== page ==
Tuesday, October 30, 2018

The Idiot by Fyodor Dostoevsky (novel #113)

(translation by Eva Martin)

I made up my mind to be honest, and steadfast in accomplishing my task. Perhaps I shall meet with troubles and many disappointments, but I have made up my mind to be polite and sincere to everyone; more cannot be asked of me. People may consider me a child if they like. I am often called an idiot, and at one time I was certainly so ill that I was nearly as bad as an idiot; but I am not an idiot now. How can I possibly be so when I know myself that I am considered one? ~ Prince Muishkin

This is the first time I’ve read The Idiot and the third novel I’ve read by Dostoevsky. Due to my previous experiences and a peek at a synopsis, I was anticipating a very enjoyable read.

But no! I was quite disappointed. I really wanted to love this for both my admiration of the author and my interest in the premise: the story of a man so sincere, so kind, so artless, that he was thought an idiot by his acquaintances. The title character is Dostoevsky’s
…positively good and beautiful man

Characters in the novel said of him:
You are more honest than all, and better, nobler, kinder, wiser than all. There are some here who are unworthy to bend and pick up the handkerchief you have just dropped. ~ Aglaya Ivanovna


I ought to tell you that I never in my life met a man anything like him for noble simplicity of mind and for boundless trustfulness. I guessed that anyone who lied could deceive him, and that he would immediately forgive anyone who did deceive him… ~ Nastasia Philipovna

To be astonished by nothing is a sign, they say, of a great intellect. ~ Hippolyte commenting on the Prince’s unflappable character

Besides wanting to love the novel, I also wanted to love the protagonist, Prince Muishkin, and I did – at first. But as the novel wears on, I confess I began to think him rather absurd myself, though not quite an idiot.

But most of the characters were absurd. Aglaya Ivanovna – the fickle and flighty love interest of the Prince; Nastasia Philipovna – her beautiful and bitter rival; Rogojin the vicious and vain antithesis to the Prince; Hippolyte the tedious and tubercular nihilist; Elizabetha Prokofievna the proper and passionate mother of Aglaya; and on and on.

Perhaps it suffered in translation, translation not of words, but translation of 19thcentury Russian society vs 21stcentury Western society – perhaps, but that can’t really explain it fully. I loved The Brothers Karamazov and Crime and Punishment after all.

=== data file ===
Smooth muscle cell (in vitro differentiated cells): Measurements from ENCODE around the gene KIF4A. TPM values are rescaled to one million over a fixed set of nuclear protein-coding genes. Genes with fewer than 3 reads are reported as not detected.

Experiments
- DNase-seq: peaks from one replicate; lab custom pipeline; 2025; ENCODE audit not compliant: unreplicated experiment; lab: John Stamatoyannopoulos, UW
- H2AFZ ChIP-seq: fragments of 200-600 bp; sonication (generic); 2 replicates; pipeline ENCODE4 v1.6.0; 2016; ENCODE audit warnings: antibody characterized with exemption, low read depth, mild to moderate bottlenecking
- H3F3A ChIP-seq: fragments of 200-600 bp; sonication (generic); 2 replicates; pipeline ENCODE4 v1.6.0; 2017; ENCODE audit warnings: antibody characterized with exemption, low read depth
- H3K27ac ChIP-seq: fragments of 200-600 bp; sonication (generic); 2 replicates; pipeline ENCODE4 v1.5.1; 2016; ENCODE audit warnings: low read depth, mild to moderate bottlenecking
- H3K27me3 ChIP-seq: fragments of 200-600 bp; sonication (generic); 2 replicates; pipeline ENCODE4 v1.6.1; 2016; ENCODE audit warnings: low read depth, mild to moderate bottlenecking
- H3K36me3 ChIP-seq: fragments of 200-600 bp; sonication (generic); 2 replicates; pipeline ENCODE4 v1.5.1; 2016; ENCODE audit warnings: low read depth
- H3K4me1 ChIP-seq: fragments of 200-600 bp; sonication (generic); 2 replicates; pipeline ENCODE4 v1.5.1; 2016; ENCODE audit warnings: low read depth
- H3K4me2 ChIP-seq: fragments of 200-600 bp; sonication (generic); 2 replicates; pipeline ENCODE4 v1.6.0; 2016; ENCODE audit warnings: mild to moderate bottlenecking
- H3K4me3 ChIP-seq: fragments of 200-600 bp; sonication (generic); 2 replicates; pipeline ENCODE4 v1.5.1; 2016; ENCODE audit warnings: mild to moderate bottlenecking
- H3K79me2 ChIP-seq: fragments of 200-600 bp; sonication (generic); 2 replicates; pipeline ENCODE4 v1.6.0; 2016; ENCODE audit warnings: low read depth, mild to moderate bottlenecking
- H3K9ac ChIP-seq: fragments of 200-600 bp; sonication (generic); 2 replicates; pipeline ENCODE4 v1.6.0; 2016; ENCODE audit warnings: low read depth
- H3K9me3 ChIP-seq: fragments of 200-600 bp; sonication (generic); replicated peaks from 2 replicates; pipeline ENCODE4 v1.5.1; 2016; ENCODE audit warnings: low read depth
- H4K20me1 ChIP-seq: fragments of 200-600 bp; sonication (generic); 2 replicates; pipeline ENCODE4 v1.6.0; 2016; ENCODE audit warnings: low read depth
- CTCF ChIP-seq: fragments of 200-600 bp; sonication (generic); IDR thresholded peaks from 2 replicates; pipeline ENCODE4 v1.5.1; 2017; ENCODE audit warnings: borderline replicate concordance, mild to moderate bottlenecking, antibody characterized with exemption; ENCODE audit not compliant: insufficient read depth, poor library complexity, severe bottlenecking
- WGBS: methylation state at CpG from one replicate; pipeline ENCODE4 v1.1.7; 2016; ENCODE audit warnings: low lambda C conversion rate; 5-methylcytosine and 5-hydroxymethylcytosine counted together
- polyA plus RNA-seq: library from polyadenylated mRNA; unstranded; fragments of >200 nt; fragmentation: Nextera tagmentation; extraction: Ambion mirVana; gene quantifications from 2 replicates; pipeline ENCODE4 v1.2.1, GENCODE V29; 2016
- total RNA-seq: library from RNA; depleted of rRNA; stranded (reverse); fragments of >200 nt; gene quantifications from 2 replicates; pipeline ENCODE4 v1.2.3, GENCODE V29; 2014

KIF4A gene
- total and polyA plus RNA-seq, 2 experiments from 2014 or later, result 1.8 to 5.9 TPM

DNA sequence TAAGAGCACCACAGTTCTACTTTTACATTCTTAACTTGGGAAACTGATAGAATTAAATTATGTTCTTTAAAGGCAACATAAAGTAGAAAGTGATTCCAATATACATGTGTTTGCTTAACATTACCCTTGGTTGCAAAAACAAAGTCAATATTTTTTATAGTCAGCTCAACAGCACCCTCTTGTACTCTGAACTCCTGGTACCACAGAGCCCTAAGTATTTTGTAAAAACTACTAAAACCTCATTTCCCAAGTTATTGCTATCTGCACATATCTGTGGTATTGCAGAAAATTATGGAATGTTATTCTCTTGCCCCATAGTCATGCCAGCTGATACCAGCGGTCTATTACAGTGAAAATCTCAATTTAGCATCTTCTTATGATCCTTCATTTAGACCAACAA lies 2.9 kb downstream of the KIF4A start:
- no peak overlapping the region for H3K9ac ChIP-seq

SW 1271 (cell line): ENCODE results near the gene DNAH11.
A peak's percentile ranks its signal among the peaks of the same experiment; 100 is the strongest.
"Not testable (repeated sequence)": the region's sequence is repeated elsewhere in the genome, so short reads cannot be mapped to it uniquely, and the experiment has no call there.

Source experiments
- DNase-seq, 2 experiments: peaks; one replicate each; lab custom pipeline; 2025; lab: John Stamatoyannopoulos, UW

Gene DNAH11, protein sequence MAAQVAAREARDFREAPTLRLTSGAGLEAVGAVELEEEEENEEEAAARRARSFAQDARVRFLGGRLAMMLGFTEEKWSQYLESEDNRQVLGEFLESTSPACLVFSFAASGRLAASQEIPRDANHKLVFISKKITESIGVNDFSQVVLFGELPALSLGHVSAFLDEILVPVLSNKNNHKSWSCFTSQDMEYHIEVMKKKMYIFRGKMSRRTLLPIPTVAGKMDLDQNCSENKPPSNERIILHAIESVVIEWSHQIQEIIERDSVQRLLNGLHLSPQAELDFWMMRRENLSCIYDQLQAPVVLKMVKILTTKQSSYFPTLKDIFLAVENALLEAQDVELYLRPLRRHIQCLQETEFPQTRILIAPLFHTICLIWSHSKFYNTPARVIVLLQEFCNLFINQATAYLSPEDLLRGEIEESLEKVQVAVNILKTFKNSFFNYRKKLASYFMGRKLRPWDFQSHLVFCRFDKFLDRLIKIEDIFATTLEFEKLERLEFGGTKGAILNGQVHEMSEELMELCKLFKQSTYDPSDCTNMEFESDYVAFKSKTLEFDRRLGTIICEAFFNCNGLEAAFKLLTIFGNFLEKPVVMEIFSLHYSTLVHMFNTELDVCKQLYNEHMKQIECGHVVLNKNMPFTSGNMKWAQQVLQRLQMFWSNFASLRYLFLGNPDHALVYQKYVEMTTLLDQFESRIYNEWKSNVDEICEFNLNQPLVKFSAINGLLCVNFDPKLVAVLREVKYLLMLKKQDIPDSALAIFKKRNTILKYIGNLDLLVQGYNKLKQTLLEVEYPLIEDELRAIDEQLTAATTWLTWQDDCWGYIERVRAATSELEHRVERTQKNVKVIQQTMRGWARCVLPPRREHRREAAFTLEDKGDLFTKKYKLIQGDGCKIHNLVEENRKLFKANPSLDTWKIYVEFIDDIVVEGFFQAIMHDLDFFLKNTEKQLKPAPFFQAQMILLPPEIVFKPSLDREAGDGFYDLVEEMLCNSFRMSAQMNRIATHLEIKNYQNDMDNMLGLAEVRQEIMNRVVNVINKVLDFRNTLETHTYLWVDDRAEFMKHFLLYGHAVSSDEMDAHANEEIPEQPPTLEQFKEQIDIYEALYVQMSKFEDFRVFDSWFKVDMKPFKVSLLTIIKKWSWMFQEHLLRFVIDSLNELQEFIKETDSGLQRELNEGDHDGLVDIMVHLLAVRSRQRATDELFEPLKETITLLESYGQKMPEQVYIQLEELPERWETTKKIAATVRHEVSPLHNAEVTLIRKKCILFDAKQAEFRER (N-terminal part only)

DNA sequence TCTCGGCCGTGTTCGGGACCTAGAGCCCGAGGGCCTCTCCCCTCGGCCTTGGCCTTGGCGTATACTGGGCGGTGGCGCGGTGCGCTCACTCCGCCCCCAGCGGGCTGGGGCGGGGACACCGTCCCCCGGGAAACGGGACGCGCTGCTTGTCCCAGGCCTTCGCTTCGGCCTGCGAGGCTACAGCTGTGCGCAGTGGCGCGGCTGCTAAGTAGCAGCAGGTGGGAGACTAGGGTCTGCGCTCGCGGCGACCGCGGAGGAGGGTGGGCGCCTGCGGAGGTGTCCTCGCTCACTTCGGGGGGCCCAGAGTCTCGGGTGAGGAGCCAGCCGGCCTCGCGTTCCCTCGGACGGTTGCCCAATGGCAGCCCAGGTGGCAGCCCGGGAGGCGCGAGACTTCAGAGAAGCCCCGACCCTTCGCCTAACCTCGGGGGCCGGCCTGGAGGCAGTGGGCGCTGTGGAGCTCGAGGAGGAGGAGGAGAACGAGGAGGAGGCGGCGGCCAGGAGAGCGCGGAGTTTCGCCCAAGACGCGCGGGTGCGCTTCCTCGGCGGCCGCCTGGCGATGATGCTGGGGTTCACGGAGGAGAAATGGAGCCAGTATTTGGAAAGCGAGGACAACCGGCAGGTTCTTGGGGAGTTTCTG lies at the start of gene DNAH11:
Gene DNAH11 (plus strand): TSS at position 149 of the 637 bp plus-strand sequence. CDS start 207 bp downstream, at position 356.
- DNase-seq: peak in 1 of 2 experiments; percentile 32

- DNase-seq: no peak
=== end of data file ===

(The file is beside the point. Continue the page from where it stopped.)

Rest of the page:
Perhaps I’m the idiot, but this just didn’t work for me. I’m sorry brother D, but I feel I’m being generous to even give this…

My rating: 3 of 5 stars

Dostoevsky said himself:
I do not stand behind the novel, but I do stand behind the idea.

I agree with that.

Other excerpts:

In a word, the world spoke well of the girls; [Aglaya and her sisters] but they were not without their enemies, and occasionally, people talked with horror of the number of books they had read.

A fool with a heart and no brains is just as unhappy as a fool with brains and no heart. ~ Elizabetha Prokofievna

Exactly as is a mother’s joy when her baby smiles for the first time into her eyes, so is God’s joy when one of his children turns and prays to Him for the first time, with all his heart. ~ Prince Muishkin

Things are hidden from the wise and prudent, and revealed unto babes. ~ Lebedeff

References to Classic Literature


  1. I've read this book a couple of times. The first time, in my twenties, I really liked it. The second time, I liked it but not as much. As you said, every character is so over the top. I did not like the Prince's weird attitude towards the two women. You cannot love two women, and you certainly can't save them from themselves.

    The ending was quite dark and shocking.

    1. Yep...I've had good experiences with the Russian authors though, so I'll chalk this one up as an exception. And I do really like the premise. I just don't think it was executed well.

  2. I'm with you. This is by far my least favorite of a huge FAVORITE author. Glad to see you didn't enjoy it as much as other of his works. To me, there's too much pauses and political and historical intermissions. It drags way too much.

    1. I'd feel bad for not liking it, but Dostoevsky didn't even seem to be happy with it.


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